Last Sunday, The Phillips Camerata began its five-concert exploration of Beethoven’s piano concertos, in collaboration with resident musicians from the National Gallery of Art. In the space of a few weeks, all five concertos will be performed at our two institutions in a project that explores the depth and scale of these great works in arrangements for chamber ensemble. Camerata pianist Irina Nuzova began the cycle on Sunday with Piano Concerto No. 1, followed by Piano Concerto No. 2 performed at the National Gallery yesterday afternoon with soloist Edvinas Minkstimas. Concertos 3-5 will be performed respectively by pianists Danielle Deswert Hahn (April 7 at 6:30 pm at the National Gallery), Thomas Pandolfi (April 14 at 4 pm at The Phillips Collection), and Mykola Suk (April 21 at 6:30 pm at the National Gallery).
What does Beethoven offer us in these works? Almost always a journey of some kind. If we trace an arc from the first to the last concerto, we can see the enormity of Beethoven’s musical achievement. This can also be found in his 32 piano sonatas, 16 string quartets, and in the symphonies, but never is this voyage so uniquely distilled as it is in the piano concertos. By the time he had completed the first concerto, aged 28, Beethoven had established himself in Vienna as the preeminent keyboard virtuoso of his age. He had absorbed the influence of Mozart and Haydn, and this is evident in his first two concertos. Yet having done so in his 20s, he wanted to show himself as more than the inheritor of their tradition, rather as a revolutionary, dragging the coattails of courtly Viennese society into the dawn of a new musical age. By the third concerto, composed in 1800, it is clear that he was trying something totally new and never before heard.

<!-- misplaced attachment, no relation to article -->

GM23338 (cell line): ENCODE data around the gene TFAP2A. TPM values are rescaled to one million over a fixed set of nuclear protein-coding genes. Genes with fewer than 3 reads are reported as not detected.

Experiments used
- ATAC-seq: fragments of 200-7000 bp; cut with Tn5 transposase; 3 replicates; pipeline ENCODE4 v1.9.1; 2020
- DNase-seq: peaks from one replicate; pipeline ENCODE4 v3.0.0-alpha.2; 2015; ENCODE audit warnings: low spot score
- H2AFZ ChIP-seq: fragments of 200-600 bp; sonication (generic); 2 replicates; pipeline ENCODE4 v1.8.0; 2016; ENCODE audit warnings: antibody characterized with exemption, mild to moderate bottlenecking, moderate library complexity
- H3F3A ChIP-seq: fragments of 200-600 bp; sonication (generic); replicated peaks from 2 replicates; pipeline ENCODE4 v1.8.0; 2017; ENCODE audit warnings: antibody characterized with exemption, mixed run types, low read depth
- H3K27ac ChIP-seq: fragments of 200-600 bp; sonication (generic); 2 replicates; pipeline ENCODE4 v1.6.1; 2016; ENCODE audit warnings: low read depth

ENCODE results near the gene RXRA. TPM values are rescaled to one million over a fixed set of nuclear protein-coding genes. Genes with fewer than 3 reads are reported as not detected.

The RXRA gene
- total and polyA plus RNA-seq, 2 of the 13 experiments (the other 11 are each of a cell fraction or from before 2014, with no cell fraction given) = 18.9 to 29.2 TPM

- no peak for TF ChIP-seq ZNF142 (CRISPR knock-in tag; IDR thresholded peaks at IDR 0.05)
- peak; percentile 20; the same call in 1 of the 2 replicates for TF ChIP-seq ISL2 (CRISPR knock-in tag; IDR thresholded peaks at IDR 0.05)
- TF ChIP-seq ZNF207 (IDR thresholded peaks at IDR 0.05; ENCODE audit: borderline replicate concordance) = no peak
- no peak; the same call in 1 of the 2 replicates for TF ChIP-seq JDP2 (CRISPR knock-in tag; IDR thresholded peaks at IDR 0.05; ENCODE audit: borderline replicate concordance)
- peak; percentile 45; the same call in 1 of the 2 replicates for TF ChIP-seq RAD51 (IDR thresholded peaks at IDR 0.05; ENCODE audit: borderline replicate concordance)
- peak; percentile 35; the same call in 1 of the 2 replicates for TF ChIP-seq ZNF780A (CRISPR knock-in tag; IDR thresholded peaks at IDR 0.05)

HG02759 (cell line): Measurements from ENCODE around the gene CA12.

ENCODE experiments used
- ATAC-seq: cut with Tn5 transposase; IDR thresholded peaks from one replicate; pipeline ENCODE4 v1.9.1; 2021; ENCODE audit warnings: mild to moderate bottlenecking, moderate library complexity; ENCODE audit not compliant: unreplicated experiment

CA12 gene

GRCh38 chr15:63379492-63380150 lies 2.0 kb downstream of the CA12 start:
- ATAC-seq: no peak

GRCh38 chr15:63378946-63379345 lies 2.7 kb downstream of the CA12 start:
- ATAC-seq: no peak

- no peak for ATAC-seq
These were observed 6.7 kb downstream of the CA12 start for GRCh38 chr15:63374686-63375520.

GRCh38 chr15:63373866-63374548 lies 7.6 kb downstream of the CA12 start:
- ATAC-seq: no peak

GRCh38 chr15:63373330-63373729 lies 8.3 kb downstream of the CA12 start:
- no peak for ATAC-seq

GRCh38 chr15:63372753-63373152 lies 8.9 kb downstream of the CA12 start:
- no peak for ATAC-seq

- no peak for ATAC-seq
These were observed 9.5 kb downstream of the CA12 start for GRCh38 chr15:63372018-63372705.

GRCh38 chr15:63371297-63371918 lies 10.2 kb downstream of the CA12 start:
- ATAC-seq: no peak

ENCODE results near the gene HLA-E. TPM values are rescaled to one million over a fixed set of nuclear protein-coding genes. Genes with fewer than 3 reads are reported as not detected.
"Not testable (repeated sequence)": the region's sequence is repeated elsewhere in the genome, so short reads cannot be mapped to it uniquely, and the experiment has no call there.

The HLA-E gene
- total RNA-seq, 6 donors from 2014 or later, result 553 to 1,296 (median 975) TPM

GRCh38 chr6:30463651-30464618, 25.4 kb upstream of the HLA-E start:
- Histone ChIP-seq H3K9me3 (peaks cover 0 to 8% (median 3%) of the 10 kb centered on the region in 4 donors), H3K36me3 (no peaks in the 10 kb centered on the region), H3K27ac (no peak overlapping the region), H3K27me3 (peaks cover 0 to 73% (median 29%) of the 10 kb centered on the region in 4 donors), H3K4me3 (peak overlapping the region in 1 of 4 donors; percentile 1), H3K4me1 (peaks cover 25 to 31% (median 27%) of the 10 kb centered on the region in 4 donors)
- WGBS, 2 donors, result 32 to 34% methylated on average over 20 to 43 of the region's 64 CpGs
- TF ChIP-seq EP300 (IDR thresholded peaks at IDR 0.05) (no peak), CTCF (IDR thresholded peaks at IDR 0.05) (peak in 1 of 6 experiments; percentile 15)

It was a timely shakeup of the status quo. Until the arrival of Beethoven, composers were largely expected to fulfill obligations to patrons and aristocracy, and music was the gilded flower of social elites. However by the late 18th century the system began to break down–music was being written for a broader audience and published and sold more widely. It was becoming universal. Beethoven’s passionate and explosive new music grasped the spirit of his epoch; truly a man of his time, Beethoven’s compositions elevated music to new levels of expression.
Beethoven the man was a complex and contradictory character, however. He was often gloomy, dark, and intolerable. He detested crowds, led a miserable love life, and through his growing deafness suffered the greatest affliction imaginable for a musician. Yet it was precisely through this adversity that he channeled his art, communicating incredible hope, positivity, and warmth. Our fascination with his life is because his music takes us on an intimate journey through it; we share in his joys, loves, and pains in equal measure.
Jeremy Ney, Music Consultant